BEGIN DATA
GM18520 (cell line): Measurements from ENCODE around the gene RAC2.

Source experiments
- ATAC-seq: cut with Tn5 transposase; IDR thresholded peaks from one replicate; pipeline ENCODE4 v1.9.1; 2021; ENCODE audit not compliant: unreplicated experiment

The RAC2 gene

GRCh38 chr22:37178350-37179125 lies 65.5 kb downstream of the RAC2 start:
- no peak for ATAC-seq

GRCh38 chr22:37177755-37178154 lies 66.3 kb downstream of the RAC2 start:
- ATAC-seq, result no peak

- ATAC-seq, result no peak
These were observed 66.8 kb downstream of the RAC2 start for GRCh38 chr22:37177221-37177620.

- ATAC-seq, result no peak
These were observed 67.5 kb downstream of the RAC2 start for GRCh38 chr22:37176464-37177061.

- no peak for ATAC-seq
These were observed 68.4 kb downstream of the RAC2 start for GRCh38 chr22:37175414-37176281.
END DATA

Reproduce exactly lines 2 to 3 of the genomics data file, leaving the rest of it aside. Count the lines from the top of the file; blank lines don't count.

Source experiments
- ATAC-seq: cut with Tn5 transposase; IDR thresholded peaks from one replicate; pipeline ENCODE4 v1.9.1; 2021; ENCODE audit not compliant: unreplicated experiment